Molly Brown. She came from humble beginnings, but the ‘Unsinkable’ Molly Brown has gone down in history as the heroine who helped load the lifeboats on the Titanic.
Historic Denver’s Molly Brown House Museum enhances Denver’s unique identity by telling the story of Margaret “Molly” Brown’s activism, philanthropy and passion through educational programs, exhibits, and stewardship.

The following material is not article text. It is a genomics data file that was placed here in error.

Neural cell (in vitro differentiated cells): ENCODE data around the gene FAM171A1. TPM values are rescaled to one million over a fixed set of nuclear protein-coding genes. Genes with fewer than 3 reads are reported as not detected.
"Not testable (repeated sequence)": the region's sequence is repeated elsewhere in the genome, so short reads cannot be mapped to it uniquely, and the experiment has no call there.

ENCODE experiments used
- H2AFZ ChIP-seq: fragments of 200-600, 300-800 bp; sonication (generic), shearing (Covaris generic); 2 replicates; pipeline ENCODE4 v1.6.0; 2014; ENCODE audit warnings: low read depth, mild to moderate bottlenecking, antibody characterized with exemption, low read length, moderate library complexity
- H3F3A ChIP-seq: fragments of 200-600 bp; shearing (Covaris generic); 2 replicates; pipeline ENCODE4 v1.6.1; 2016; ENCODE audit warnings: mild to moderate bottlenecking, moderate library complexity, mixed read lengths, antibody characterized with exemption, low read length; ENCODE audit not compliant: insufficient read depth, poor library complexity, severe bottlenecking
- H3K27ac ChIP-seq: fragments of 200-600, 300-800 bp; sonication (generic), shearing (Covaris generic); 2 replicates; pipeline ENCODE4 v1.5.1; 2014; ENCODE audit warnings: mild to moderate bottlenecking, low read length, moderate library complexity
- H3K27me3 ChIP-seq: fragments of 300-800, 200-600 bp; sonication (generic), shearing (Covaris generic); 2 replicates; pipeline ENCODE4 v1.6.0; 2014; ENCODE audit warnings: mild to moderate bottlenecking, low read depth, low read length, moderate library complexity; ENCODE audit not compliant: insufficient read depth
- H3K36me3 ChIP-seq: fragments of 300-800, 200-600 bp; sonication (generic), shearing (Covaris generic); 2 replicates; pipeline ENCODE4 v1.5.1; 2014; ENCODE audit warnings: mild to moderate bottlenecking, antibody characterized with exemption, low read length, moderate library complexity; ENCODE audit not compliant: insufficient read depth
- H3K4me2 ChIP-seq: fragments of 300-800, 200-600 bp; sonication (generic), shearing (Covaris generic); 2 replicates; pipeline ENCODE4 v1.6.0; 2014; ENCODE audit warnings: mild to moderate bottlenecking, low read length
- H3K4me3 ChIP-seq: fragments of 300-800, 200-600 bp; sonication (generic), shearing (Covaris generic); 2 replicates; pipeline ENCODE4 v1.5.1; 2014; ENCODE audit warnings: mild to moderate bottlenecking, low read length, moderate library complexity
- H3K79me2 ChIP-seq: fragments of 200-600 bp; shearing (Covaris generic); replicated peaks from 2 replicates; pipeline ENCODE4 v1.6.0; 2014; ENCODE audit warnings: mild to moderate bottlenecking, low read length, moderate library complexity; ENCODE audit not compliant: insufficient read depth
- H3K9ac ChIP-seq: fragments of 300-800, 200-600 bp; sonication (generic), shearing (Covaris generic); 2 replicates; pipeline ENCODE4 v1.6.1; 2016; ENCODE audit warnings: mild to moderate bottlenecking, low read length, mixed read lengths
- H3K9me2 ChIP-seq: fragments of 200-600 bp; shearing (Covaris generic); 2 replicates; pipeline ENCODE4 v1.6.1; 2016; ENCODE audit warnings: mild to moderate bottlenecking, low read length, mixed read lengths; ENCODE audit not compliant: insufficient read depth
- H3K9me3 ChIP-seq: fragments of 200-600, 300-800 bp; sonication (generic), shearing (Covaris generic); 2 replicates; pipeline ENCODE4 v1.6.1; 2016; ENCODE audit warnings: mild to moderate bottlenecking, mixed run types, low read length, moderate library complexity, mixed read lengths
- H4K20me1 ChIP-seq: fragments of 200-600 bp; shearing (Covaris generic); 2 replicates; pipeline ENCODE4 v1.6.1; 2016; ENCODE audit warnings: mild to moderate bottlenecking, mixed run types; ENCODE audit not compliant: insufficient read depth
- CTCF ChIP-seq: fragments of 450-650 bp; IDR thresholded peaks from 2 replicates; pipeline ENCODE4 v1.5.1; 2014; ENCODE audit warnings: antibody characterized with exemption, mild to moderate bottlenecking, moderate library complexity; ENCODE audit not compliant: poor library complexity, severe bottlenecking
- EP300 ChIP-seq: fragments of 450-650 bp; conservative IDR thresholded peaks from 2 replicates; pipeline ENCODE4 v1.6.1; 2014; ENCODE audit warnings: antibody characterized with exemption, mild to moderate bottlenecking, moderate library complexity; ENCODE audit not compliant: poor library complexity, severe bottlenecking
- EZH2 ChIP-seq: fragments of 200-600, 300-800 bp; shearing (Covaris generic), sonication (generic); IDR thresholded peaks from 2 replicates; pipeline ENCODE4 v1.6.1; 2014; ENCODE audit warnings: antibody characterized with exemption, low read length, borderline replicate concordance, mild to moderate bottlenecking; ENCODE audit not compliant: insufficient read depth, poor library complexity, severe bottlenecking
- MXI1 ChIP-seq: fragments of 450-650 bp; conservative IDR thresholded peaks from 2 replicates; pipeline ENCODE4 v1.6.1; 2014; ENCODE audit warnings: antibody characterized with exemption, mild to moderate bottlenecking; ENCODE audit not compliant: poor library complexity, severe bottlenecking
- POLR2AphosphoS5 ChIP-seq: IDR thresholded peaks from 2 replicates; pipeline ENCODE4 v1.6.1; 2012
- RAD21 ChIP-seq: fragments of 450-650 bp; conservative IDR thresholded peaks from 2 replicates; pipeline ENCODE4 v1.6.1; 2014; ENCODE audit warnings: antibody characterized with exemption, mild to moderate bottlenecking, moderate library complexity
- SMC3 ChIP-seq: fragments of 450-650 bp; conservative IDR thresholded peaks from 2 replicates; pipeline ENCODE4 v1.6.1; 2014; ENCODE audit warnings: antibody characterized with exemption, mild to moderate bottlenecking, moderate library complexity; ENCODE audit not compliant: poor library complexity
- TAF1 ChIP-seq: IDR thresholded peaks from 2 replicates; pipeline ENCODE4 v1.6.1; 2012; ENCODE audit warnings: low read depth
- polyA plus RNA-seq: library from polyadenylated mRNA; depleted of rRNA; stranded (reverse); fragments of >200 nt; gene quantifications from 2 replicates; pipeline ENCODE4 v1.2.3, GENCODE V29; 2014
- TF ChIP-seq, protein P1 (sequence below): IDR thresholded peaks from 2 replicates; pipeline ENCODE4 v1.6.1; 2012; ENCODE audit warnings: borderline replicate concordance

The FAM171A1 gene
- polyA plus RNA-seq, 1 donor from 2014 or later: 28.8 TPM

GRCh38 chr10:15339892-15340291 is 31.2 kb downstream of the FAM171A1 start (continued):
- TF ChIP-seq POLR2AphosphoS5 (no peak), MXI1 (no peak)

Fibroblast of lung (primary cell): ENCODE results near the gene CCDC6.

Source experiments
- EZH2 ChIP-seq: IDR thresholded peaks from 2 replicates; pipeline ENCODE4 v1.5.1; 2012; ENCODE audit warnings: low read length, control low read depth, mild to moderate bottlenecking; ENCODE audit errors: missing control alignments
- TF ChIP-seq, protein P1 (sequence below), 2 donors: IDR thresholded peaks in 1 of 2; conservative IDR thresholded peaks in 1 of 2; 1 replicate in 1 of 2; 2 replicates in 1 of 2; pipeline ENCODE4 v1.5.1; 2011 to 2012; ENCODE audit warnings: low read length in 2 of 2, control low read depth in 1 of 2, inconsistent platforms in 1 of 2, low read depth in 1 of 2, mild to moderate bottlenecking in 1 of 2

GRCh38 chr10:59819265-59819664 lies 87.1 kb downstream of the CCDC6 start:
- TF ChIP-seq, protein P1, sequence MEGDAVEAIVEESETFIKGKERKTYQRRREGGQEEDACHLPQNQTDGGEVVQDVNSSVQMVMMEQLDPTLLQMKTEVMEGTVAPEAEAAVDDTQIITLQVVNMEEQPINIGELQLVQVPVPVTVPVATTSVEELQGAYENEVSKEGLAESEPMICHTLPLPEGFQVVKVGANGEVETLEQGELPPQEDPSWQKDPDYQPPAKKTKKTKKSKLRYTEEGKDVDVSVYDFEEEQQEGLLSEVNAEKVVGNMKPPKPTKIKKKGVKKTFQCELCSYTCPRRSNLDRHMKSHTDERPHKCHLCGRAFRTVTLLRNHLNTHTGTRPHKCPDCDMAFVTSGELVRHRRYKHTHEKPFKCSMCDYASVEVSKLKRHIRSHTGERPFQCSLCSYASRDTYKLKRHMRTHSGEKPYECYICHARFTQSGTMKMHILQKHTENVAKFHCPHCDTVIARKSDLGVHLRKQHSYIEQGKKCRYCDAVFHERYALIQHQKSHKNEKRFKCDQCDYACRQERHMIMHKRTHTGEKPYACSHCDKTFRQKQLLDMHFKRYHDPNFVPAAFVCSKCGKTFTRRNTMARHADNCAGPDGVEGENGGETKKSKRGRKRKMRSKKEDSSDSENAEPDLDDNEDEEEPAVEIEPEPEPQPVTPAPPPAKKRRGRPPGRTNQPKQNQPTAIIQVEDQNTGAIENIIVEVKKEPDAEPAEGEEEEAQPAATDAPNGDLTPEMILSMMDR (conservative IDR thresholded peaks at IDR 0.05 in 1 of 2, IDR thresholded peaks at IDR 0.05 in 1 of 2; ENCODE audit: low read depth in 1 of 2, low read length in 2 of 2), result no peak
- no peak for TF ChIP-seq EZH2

The Molly Brown House Museum stands as an enduring symbol of the turn of the 20th century in Denver. In the 1880s, the lucky few who made millions in the mountains, the railroads, or trade moved to the prestigious Capitol Hill neighborhood. This included Isaac and Mary Large who made their fortune in silver mining and built the house at 1340 Pennsylvania Avenue. They commissioned the well-known architect William Lang who combined the styles of Classic Queen Anne and Richardsonian Romanesque to create a unique and eclectic home. The home contained all the modern technology of the day including electricity, indoor plumbing, heat, and telephone. Shortly after its completion, the Larges became victims of the silver market crash. They sold their home to James Joseph “J.J.” and Margaret Brown in 1894.